Highlights of NIH’s vast basic research portfolio include several recent advances in cellular imaging techniques; efforts to study single cells, including through CRISPR, a novel tool recently developed by NIH-funded scientists that allows them to precisely target genes for deletion, addition, activation or suppression; and the 4D Nucleome Initiative, which studies the nucleus, the physical structure within each cell that houses most DNA.

On the translational medicine front, arguably nothing drew more headlines to NIH than the Ebola epidemic of West Africa, the largest and most complex outbreak of Ebola in history. Backed up by more than a decade of work on Ebola, NIH was able to launch several trials of human Ebola vaccines in the fall of 2014. Eyes are also on innovative clinical trials such as Lung-MAP, a unique public-private partnership in which lung cancer patients are assigned one of four drugs based on the results of a genetic screen. And stem cells – particularly induced pluripotent stem (iPS) cells derived from mature cells such as skin cells – are continuing to generate excitement. Meanwhile, scientists are working hard to achieve the goal of a universal flu vaccine, which would confer decades-long protection from any type of influenza, be it seasonal or possible pandemic (e.g., H5N1). HIV/AIDS research is another major priority, and the budget request includes an increase of $100 million to expand NIH’s efforts to find a vaccine or cure. Also of note is NIH Director Francis Collins’ announcement in December 2014 of the cancellation of the ambitious but costly National Children’s Study.

NIH is focusing on harnessing data and technology in areas such as cancer research and the human microbiome, centered on the trillions of microbes existing in and on the human body. NIH’s Big Data to Knowledge (BD2K) program, which seeks to help scientists analyze large swaths of digital datasets, would expand by nearly $20 million in FY 2016. NIH is also advancing the field of bioelectronic medicine, in which electronic impulses are used to stimulate nerves throughout the body, through a new program called SPARC.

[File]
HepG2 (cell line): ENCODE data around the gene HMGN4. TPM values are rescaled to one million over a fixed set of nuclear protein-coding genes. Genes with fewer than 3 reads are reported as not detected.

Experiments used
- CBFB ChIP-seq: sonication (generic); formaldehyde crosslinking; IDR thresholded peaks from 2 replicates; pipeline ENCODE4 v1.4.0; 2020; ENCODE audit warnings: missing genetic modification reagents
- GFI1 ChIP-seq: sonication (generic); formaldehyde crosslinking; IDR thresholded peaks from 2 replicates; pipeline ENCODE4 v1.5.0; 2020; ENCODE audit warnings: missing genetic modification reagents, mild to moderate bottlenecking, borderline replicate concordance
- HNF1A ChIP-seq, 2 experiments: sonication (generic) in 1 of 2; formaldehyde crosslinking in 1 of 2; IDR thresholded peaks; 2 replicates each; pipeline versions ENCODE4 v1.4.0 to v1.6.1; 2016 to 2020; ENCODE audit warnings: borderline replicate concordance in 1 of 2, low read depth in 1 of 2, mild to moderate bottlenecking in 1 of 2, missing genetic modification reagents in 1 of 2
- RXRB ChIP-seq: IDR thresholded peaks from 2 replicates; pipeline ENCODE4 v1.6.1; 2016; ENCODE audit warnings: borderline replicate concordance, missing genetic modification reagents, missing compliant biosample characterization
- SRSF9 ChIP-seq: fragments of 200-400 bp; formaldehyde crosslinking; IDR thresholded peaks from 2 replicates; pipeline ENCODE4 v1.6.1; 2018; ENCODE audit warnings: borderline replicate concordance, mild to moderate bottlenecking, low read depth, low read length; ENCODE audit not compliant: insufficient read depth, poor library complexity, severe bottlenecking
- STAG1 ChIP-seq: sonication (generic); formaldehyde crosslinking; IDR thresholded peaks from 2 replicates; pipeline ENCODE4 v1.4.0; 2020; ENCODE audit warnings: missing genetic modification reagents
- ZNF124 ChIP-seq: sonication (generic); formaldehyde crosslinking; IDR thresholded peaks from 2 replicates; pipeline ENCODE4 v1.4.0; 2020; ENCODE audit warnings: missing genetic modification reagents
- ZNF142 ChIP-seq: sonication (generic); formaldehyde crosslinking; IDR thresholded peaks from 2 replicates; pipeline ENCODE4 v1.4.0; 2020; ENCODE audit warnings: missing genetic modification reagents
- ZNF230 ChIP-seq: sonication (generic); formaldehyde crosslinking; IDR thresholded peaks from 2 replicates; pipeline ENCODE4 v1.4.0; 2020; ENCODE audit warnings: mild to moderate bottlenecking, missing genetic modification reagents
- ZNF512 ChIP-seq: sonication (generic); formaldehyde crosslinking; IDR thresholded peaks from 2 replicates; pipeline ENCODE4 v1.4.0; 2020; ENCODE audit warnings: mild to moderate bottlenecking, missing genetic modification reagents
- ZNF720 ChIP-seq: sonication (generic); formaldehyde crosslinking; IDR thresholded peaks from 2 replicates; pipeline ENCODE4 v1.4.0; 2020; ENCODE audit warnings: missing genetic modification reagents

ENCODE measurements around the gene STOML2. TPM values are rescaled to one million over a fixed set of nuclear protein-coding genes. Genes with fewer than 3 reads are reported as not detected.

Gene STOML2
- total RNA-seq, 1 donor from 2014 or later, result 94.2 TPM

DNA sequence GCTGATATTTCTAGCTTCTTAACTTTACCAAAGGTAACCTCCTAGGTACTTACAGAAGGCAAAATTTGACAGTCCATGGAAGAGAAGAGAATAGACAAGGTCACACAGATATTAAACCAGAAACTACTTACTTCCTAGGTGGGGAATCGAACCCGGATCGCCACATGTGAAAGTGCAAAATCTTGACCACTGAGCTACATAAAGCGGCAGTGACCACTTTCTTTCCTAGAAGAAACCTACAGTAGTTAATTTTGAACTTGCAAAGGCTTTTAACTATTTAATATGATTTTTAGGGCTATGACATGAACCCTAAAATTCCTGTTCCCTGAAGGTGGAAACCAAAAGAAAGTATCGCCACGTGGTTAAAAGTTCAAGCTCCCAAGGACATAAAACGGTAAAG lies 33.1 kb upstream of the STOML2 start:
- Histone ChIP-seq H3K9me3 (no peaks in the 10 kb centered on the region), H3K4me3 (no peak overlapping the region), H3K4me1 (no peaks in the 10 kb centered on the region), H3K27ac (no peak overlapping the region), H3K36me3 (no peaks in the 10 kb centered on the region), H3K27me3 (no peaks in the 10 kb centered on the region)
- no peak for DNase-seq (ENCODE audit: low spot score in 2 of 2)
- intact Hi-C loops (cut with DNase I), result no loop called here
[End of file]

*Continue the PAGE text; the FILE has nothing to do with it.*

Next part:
Enhancing the biomedical workforce – as well as the diversity within it – continues to be a major concern of the agency, and several programs are underway to address this. These include the Broadening Experiences in Scientific Training (BEST) program, which supports innovative approaches to training graduate students and postdoctoral scholars for a range of career options; the Building Infrastructure Leading to Diversity (BUILD) Program, which is designed to provide under-resourced institutions with the opportunity to develop novel approaches to training and mentoring their students, many of whom come from backgrounds that are disadvantaged and/or underrepresented in biomedical research; and the National Research Mentoring Network, aimed at developing a nationwide network of mentors and mentees and providing strategies, standards, and training opportunities for mentors.

NIH will continue to support early-career investigators through programs such as the NIH Director’s Early Independence Award, which provides support for exceptional early investigators to skip the postdoc and jump into independent research. NIH also has awards that incentivize creativity: the NIH Director’s Pioneer Award, the New Innovator Award, and the Transformative Research Award.

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Total R&D in HHS would be $31 billion in FY 2016. NIH dominates the HHS R&D portfolio, but other agencies within HHS would fund a still-substantial $1.4 billion of R&D in FY 2016.


In a difficult budget climate, NIH continues to grapple with its declining purchasing power, and there are real fears that the next generation of research stars will be dissuaded from entering the field. The agency’s champions in Congress are on a mission to seek legislative solutions that will help put NIH back on the path of sustained growth. The possibilities for an array of groundbreaking medical advances are tantalizingly real, if this country commits to reaching for them.

The AAAS Board of Directors, in accordance with Association policy, has approved the publication of this work as a contribution to the understanding of an important area. Any interpretations and conclusions are those of the authors and do not necessarily represent views of the Board or the Council of the Association.